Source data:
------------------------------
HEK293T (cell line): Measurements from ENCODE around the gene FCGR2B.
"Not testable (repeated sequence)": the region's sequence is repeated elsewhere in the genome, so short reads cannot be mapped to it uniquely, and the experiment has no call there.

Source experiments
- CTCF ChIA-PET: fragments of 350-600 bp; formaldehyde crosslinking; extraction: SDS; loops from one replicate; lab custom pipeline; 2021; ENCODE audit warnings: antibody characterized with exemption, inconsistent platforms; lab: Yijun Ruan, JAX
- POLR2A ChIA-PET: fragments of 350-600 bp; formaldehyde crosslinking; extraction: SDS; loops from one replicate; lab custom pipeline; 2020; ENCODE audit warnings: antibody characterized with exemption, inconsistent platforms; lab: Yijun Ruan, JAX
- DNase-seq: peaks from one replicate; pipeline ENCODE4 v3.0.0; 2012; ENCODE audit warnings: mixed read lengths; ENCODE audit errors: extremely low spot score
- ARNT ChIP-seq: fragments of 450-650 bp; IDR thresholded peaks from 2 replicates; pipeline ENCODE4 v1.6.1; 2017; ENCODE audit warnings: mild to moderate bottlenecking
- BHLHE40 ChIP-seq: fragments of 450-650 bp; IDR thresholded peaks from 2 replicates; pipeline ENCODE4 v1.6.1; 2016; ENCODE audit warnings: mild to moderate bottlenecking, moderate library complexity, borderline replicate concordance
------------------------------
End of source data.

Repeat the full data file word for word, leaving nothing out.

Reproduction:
HEK293T (cell line): Measurements from ENCODE around the gene FCGR2B.
"Not testable (repeated sequence)": the region's sequence is repeated elsewhere in the genome, so short reads cannot be mapped to it uniquely, and the experiment has no call there.

Source experiments
- CTCF ChIA-PET: fragments of 350-600 bp; formaldehyde crosslinking; extraction: SDS; loops from one replicate; lab custom pipeline; 2021; ENCODE audit warnings: antibody characterized with exemption, inconsistent platforms; lab: Yijun Ruan, JAX
- POLR2A ChIA-PET: fragments of 350-600 bp; formaldehyde crosslinking; extraction: SDS; loops from one replicate; lab custom pipeline; 2020; ENCODE audit warnings: antibody characterized with exemption, inconsistent platforms; lab: Yijun Ruan, JAX
- DNase-seq: peaks from one replicate; pipeline ENCODE4 v3.0.0; 2012; ENCODE audit warnings: mixed read lengths; ENCODE audit errors: extremely low spot score
- ARNT ChIP-seq: fragments of 450-650 bp; IDR thresholded peaks from 2 replicates; pipeline ENCODE4 v1.6.1; 2017; ENCODE audit warnings: mild to moderate bottlenecking
- BHLHE40 ChIP-seq: fragments of 450-650 bp; IDR thresholded peaks from 2 replicates; pipeline ENCODE4 v1.6.1; 2016; ENCODE audit warnings: mild to moderate bottlenecking, moderate library complexity, borderline replicate concordance